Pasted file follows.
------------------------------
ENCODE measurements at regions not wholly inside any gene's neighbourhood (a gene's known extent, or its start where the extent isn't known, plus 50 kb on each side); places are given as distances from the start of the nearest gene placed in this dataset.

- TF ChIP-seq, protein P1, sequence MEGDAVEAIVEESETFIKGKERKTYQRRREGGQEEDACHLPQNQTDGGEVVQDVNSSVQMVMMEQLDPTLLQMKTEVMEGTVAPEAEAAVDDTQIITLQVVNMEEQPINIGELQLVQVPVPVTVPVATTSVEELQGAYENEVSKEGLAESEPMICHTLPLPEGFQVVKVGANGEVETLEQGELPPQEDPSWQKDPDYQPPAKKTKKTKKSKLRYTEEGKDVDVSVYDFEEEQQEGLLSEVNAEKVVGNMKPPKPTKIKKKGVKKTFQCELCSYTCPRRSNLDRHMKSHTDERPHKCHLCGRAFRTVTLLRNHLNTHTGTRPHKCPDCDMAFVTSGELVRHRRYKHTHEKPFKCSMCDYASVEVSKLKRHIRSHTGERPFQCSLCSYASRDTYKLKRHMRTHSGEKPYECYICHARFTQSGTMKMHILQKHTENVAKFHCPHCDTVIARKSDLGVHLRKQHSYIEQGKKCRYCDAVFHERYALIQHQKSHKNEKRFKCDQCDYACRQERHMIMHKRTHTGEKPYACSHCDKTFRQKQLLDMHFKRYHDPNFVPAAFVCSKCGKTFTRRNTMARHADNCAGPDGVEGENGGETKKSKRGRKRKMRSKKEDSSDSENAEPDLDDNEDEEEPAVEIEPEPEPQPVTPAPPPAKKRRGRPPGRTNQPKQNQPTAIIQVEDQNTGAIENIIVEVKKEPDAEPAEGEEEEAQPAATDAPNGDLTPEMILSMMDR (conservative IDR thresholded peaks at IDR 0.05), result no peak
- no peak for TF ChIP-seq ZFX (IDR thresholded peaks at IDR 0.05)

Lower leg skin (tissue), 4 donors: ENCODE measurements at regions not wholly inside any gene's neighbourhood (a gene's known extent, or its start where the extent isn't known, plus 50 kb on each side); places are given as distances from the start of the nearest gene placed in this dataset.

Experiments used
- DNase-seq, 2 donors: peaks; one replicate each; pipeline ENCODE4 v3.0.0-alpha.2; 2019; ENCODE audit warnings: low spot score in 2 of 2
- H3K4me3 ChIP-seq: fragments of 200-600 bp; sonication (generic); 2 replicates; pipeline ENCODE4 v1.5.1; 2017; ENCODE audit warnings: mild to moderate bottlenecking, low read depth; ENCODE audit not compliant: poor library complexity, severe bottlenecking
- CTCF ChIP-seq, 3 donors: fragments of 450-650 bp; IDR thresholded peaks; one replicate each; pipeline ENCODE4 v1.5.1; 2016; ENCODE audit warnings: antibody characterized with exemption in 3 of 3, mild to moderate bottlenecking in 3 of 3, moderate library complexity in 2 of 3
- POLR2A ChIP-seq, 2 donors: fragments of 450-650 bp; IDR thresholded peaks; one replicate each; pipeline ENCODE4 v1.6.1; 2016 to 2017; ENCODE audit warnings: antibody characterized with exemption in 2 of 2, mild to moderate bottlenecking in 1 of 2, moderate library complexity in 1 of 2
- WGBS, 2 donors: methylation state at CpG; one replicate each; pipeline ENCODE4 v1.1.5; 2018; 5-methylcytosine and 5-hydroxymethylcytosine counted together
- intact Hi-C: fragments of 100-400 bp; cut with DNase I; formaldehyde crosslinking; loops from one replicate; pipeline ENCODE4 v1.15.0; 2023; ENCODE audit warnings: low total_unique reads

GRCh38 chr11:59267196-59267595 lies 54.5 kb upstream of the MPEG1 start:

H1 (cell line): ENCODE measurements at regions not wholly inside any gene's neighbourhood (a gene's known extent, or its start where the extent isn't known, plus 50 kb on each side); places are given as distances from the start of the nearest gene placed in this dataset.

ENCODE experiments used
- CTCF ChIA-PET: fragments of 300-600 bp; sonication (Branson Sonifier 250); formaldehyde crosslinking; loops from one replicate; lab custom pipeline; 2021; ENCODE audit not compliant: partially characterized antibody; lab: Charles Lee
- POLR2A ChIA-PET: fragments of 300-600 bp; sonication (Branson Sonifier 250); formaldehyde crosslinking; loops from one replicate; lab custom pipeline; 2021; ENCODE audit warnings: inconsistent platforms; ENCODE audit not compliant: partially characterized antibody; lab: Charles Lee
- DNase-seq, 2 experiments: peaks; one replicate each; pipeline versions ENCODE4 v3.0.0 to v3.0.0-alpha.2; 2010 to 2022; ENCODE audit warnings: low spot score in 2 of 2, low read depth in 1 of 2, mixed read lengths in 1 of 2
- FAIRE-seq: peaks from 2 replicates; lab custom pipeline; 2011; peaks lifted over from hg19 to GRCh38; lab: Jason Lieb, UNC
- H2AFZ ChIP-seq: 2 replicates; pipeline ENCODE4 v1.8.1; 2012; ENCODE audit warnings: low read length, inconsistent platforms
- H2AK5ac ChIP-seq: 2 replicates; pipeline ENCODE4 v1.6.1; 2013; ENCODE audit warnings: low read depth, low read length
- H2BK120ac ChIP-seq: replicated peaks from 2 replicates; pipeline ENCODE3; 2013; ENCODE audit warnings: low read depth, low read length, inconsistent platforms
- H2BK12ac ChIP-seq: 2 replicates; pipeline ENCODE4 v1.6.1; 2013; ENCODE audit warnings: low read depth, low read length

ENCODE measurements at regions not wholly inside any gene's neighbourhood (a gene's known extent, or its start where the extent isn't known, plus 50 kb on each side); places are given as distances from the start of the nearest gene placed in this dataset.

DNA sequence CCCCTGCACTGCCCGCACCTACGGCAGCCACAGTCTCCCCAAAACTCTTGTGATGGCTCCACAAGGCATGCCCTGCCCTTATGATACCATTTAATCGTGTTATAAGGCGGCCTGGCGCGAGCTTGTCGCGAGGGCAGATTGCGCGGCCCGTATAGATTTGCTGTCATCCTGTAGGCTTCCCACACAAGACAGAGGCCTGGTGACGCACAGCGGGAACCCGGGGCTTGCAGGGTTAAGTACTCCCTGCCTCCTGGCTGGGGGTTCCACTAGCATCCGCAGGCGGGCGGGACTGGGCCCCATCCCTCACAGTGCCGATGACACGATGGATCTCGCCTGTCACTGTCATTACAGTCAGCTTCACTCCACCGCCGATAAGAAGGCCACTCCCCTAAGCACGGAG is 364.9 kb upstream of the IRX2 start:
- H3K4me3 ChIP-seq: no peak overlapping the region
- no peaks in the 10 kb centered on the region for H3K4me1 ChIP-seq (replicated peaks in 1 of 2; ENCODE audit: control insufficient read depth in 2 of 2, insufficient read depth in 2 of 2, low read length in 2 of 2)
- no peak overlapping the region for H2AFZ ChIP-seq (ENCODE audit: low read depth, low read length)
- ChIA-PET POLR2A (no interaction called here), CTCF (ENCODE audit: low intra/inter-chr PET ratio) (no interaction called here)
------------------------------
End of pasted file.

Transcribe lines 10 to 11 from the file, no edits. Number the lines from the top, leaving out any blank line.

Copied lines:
- WGBS, 2 donors: methylation state at CpG; one replicate each; pipeline ENCODE4 v1.1.5; 2018; 5-methylcytosine and 5-hydroxymethylcytosine counted together
- intact Hi-C: fragments of 100-400 bp; cut with DNase I; formaldehyde crosslinking; loops from one replicate; pipeline ENCODE4 v1.15.0; 2023; ENCODE audit warnings: low total_unique reads